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    ABSTRACT: High-amplitude, MV/m, nanosecond pulsed electric fields (nsPEF) have been hypothesized to cause nanoporation of the plasma membrane. Phosphatidylserine (PS) externalization has been observed on the outer leaflet of the membrane shortly after nsPEF exposure, suggesting local structural changes in the membrane. In this study, we utilized fluorescently-tagged Annexin V to observe the externalization of PS on the plasma membrane of isolated Chinese Hamster Ovary (CHO) cells following exposure to nsPEF. A series of experiments were performed to determine the dosimetric trends of PS expression caused by nsPEF as a function of pulse duration, τ, delivered field strength, ED, and pulse number, n. To accurately estimate dose thresholds for cellular response, data were reduced to a set of binary responses and ED50s were estimated using Probit analysis. Probit analysis results revealed that PS externalization followed the non-linear trend of (τ*ED (2))(-1) for high amplitudes, but failed to predict low amplitude responses. A second set of experiments was performed to determine the nsPEF parameters necessary to cause observable calcium uptake, using cells preloaded with calcium green (CaGr), and membrane permeability, using FM1-43 dye. Calcium influx and FM1-43 uptake were found to always be observed at lower nsPEF exposure parameters compared to PS externalization. These findings suggest that multiple, higher amplitude and longer pulse exposures may generate pores of larger diameter enabling lateral diffusion of PS; whereas, smaller pores induced by fewer, lower amplitude and short pulse width exposures may only allow extracellular calcium and FM1-43 uptake.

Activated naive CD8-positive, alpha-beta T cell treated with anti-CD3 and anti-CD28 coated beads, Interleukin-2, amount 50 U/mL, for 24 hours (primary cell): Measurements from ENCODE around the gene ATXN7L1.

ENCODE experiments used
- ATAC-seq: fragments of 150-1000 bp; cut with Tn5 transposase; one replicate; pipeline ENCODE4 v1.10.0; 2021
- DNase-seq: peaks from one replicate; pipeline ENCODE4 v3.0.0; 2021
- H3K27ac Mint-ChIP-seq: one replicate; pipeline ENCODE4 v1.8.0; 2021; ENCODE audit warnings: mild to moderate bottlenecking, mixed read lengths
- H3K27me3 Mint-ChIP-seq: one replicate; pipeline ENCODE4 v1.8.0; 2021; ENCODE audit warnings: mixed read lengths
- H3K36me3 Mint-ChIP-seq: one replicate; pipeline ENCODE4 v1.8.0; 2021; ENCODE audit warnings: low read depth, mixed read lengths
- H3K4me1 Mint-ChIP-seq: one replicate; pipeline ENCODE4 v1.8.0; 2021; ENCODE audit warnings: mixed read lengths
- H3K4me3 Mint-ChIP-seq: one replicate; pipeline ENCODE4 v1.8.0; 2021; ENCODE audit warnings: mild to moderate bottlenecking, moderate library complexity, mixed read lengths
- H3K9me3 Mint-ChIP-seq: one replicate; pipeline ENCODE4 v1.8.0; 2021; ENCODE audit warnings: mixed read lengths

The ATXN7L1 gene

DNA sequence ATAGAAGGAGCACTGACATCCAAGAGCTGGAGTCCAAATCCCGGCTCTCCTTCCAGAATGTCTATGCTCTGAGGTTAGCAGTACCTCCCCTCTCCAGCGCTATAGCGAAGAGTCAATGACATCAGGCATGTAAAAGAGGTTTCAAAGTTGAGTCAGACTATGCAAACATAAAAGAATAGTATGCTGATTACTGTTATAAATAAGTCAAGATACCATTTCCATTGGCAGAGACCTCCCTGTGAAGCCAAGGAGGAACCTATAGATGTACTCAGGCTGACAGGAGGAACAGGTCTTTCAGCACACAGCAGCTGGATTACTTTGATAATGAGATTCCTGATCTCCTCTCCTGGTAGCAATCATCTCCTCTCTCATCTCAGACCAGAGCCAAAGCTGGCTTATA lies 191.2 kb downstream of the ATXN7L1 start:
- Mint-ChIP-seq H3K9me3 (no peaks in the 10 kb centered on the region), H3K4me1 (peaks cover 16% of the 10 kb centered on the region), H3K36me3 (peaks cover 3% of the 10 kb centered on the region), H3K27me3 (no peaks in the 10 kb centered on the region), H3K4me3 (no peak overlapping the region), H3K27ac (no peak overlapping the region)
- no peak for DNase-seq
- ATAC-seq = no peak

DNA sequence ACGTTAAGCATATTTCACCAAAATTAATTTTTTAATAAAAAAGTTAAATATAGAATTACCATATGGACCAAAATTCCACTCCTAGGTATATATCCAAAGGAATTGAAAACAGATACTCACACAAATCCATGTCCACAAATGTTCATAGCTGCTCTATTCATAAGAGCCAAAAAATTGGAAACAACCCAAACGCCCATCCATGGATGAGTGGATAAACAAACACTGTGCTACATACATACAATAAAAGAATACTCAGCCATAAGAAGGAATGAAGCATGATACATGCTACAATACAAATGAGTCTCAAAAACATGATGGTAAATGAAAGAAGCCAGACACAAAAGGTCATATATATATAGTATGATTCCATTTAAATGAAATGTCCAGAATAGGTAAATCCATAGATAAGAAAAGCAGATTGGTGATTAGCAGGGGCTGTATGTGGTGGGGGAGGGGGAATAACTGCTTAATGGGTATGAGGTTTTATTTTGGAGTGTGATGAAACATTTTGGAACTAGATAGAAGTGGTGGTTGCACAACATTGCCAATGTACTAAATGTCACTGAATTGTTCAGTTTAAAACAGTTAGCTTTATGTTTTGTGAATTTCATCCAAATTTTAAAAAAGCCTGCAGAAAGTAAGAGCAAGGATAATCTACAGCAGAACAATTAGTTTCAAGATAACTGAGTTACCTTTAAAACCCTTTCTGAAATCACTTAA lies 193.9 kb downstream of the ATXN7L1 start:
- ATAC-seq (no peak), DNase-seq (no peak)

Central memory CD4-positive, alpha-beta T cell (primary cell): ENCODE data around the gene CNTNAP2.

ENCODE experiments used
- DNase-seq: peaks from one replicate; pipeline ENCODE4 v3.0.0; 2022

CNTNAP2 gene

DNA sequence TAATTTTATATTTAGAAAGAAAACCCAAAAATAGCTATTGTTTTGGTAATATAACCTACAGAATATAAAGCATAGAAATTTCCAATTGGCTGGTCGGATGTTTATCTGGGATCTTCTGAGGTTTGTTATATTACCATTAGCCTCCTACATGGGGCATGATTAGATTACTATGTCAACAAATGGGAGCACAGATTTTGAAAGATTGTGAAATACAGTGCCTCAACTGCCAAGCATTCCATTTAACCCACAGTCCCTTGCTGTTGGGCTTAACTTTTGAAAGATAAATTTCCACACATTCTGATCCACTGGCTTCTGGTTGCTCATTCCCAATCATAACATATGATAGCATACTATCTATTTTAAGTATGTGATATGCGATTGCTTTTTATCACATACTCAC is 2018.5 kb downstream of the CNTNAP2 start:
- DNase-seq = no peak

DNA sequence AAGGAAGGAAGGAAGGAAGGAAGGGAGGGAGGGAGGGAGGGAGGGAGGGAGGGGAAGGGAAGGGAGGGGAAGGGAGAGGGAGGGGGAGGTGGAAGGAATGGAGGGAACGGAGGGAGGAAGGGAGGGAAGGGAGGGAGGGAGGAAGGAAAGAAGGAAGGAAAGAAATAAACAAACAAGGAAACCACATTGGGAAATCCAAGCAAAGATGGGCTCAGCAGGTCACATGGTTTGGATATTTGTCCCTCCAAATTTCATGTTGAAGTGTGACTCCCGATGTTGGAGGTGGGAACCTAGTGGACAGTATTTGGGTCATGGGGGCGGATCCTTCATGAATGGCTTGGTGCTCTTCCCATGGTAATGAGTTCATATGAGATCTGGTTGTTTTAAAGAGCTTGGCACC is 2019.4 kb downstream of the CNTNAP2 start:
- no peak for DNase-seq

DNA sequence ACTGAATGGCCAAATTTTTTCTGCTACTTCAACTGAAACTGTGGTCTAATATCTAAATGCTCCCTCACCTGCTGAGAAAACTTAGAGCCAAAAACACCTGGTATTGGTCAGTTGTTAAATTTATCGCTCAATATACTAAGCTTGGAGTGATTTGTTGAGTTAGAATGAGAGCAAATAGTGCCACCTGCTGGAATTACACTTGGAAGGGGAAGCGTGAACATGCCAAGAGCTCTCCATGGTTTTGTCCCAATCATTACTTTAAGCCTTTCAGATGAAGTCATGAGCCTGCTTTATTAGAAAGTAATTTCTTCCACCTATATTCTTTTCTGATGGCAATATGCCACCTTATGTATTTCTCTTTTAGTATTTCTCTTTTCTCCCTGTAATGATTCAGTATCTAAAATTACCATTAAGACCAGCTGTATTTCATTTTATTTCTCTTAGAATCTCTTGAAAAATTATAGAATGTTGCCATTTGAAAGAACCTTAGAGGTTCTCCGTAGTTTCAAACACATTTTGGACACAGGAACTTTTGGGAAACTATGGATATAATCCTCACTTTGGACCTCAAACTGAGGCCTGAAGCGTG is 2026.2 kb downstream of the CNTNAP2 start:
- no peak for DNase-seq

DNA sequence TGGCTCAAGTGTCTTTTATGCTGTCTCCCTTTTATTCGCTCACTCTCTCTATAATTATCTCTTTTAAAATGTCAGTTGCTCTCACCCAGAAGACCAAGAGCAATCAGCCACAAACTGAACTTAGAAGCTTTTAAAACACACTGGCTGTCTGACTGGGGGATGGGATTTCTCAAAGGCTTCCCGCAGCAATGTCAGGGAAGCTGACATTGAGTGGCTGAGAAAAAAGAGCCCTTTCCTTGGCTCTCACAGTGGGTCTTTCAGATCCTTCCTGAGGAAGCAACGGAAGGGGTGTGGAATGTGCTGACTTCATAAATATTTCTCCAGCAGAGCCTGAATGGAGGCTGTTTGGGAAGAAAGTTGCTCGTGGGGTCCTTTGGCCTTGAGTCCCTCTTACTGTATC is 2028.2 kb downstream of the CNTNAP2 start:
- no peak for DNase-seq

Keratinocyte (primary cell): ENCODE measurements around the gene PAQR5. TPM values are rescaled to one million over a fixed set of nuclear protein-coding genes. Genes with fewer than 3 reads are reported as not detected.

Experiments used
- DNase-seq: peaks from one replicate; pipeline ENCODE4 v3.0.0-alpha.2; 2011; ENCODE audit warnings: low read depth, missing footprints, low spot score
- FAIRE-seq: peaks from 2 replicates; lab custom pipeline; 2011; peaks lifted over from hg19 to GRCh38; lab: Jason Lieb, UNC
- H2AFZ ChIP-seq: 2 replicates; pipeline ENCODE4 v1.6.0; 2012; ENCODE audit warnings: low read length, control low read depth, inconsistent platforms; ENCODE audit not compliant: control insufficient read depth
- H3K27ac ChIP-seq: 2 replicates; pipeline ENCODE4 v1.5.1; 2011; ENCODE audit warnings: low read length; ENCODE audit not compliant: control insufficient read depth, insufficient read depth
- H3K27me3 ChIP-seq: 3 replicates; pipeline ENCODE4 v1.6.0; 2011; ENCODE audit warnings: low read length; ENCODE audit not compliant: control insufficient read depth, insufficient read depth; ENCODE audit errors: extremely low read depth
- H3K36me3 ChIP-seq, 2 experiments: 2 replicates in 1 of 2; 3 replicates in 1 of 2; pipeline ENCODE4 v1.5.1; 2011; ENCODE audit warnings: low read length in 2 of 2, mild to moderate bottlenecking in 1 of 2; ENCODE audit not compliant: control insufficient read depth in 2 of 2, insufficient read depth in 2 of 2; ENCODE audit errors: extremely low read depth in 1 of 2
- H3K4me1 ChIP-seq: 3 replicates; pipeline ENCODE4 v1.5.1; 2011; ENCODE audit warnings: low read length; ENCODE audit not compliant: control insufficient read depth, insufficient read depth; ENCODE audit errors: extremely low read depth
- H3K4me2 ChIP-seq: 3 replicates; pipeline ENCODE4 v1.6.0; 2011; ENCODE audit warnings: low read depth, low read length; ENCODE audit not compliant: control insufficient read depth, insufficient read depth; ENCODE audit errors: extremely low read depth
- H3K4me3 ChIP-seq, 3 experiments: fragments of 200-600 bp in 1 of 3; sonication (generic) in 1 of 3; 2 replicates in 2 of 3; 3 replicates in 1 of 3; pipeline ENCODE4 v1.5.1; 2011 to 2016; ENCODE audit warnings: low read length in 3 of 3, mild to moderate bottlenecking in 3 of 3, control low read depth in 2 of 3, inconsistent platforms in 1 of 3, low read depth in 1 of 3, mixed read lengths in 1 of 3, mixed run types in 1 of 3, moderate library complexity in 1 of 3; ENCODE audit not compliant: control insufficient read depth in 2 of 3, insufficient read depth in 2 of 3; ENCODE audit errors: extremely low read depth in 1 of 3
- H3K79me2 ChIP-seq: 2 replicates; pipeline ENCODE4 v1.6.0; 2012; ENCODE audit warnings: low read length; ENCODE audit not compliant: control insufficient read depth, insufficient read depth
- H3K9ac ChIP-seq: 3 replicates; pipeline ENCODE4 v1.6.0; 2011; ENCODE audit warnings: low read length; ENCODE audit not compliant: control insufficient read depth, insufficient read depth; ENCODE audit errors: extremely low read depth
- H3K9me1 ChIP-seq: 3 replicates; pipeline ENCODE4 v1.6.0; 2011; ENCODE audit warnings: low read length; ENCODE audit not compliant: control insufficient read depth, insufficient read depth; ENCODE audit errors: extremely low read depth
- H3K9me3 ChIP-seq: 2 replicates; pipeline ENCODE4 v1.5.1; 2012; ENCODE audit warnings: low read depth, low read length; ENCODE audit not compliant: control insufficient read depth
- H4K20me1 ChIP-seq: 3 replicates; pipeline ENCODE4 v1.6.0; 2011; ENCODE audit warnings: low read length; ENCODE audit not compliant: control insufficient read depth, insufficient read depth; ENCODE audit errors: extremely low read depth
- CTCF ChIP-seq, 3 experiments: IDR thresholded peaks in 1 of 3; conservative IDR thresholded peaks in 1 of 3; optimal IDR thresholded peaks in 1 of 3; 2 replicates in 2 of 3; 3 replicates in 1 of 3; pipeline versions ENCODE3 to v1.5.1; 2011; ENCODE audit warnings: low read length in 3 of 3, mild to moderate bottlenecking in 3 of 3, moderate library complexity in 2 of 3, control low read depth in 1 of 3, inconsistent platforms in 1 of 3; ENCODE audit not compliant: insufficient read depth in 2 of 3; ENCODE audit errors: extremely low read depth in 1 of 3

Full-text · Article · Apr 2013 · PLoS ONE
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    • "Some theoretical studies were also accomplished to explain underlying concepts of the cell electroporation (Li and Lin 2011; DeBruin and Krassowska 1999a, b; Talele et al. 2010; Bilska et al. 2000; Movahed and Li 2013; Zhao et al. 2010; Miklavcic and Towhidi 2010). So far, the published studies on the single-cell studies and nanofluidics have explained many aspects of the reversible cell electroporation, such as cell membrane permeabilization (Li and Lin 2011; DeBruin and Krassowska 1999a, b; Talele et al. 2010; Bilska et al. 2000; Zhao et al. 2010; Miklavcic and Towhidi 2010), the electrokinetics in nanochannels (Movahed and Li 2011a, b; Zangle et al. 2010), uptakes of fluid, ions, and macromolecules by the cell during the electroporation (Li and Lin 2011; Movahed and Li 2012a, b; Zaharoff et al. 2008; Granot and Rubinsky 2008), and the electrokinetic motion of nanoparticles in nanochannels. However, up to date, it is not clear yet how the nanoparticles (nanoscale bio-samples such as QDots) from the surrounding liquid will be transported into the opening of the nanopores during electroporation, what forces move these nanoparticles toward the nanopores, and how close the nanoparticle should be in order to be attracted into the opening of the nanopores created on the cell membrane. "